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Don't let the traditionally weak Q1 get you down

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Don't write off the tablet, just because retailers ordered fewer of them in the first three months of 2011 than they did in the final three months of 2010.

Rather a lot of pundits seem to be doing so, based on a communication from market watcher IDC headed "Media Tablet Sales Lag Optimistic First Quarter Targets".

According to IDC, "media tablet shipments into sales channels" (our italics) fell by 28 per cent on a sequential basis in Q1 2011 (1Q11) to 7.2m units worldwide.

Key phrase here is "into sales channels", which are shipments to distributors and the resellers supplied by them.

It doesn't necessarily mean punters bought fewer tablets, only that shop owners didn't need as many tablets to meet demand, either because punters weren't spending, or because the resellers had stocks left from ordering too many tablets in the previous quarter.

Either way, you'd expect Q1 channel shipments to be down on the previous quarters' totals because post-Christmas buying activity is always lower than pre-Christmas sales.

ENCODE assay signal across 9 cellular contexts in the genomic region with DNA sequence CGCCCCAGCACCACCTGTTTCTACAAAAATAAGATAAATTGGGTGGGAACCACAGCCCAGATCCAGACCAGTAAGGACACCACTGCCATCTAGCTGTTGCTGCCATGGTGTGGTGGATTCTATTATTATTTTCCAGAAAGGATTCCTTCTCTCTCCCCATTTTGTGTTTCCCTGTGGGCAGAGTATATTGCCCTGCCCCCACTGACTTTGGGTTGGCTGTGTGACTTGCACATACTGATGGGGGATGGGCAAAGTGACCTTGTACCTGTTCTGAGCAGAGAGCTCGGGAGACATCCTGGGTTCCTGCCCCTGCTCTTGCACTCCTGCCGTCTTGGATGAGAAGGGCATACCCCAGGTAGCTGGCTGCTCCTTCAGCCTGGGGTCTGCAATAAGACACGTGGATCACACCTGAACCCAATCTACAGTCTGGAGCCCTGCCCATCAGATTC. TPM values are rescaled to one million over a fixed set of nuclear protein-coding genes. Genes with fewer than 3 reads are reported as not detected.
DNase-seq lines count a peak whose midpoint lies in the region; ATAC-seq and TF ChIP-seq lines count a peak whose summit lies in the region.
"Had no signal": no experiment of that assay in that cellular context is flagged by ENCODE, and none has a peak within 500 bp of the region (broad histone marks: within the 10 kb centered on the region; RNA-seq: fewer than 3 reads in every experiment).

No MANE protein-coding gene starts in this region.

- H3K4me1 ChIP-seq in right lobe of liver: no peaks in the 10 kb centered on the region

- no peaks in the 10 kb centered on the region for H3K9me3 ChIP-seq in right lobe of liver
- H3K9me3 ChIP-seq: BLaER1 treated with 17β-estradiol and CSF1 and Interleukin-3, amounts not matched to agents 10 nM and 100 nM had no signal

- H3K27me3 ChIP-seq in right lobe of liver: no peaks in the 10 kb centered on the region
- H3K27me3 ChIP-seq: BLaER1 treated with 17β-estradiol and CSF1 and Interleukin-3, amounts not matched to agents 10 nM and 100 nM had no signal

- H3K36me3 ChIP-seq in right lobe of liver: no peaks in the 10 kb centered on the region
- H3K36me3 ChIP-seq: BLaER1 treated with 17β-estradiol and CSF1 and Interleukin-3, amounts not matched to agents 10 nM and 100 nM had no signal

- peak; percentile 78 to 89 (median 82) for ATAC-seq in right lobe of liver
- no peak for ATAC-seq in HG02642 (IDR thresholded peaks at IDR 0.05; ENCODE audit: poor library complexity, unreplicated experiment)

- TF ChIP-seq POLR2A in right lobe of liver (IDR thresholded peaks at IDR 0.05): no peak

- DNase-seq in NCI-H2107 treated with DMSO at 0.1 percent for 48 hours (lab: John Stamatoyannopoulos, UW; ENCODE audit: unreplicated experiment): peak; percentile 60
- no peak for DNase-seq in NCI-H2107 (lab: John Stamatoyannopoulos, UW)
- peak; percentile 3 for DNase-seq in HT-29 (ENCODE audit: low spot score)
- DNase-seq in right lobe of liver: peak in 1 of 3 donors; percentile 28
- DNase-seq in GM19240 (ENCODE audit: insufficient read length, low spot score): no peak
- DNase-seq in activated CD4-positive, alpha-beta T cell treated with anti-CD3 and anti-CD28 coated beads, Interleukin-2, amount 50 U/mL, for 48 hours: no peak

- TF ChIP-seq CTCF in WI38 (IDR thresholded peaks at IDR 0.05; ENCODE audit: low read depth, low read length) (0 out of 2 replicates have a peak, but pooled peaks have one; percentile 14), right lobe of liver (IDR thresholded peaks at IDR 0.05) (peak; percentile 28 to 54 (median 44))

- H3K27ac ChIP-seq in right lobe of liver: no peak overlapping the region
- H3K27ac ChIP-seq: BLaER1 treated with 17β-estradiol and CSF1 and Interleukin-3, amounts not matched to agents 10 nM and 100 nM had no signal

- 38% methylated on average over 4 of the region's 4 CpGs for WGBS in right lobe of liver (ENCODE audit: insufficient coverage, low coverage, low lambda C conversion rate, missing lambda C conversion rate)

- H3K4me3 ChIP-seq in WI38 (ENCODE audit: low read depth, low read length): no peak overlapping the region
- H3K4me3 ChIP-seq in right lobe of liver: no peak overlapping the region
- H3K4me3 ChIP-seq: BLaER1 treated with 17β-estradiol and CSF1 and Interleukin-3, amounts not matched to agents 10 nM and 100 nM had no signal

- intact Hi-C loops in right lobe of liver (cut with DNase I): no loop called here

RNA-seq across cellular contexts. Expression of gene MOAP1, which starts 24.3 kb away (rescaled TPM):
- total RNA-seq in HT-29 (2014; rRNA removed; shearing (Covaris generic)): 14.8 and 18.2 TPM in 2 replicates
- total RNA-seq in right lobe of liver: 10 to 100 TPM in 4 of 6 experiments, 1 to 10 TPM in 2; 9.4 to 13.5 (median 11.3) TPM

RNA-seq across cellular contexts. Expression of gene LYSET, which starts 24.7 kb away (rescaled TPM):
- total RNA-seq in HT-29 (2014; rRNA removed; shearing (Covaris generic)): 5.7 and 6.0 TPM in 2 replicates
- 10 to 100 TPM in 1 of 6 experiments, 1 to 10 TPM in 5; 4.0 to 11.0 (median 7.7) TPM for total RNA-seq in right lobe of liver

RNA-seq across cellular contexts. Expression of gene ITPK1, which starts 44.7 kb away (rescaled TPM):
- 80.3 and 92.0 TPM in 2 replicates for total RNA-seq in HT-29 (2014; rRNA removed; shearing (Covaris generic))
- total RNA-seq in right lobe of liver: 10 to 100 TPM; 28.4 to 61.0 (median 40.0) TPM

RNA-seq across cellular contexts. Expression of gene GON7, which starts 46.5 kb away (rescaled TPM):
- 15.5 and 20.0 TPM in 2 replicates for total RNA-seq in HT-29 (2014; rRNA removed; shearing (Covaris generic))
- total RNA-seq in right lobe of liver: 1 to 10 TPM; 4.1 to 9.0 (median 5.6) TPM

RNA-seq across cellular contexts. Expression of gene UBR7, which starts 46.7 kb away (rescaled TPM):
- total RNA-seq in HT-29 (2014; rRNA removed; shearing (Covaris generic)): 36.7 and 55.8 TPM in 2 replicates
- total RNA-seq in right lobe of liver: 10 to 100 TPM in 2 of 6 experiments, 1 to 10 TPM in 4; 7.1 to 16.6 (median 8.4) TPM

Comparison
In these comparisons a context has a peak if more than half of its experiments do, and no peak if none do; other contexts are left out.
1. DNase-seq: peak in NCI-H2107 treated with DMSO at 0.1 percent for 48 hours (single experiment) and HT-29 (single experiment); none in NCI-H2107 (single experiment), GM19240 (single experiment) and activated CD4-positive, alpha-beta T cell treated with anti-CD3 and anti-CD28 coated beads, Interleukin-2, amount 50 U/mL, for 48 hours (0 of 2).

As IDC also said: "The eReader market - which IDC counts separately - experienced similar seasonality, undergoing a sequential decline in shipments to 3.3m units as the post-holiday season proved to be challenging for that category."

But year on year, shipments were up 105 per cent, it said.

Back to tablets, was demand down, or did dealers overstock? The former, IDC suggests: "Media Tablets had a bit of a challenging quarter in Q1, as concerns about general macroeconomic issues and the post-holiday letdown took a toll on demand."

Again, no great surprise there, with no major iPad rivals released in the quarter, and the iPad 2 - whose imminent arrival would have dampened demand for the first model - didn't appear until late in the quarter.

Supply chain constraints limited production, which in turn hindered vendors' ability to sell tablets to punters via the sales channel.

This will change, and IDC said it expects more tablets will ship in 2011 than it first thought. Its forecast has been raised from 50.4m units to 53.5m units, an increase of just under 6 per cent. ®

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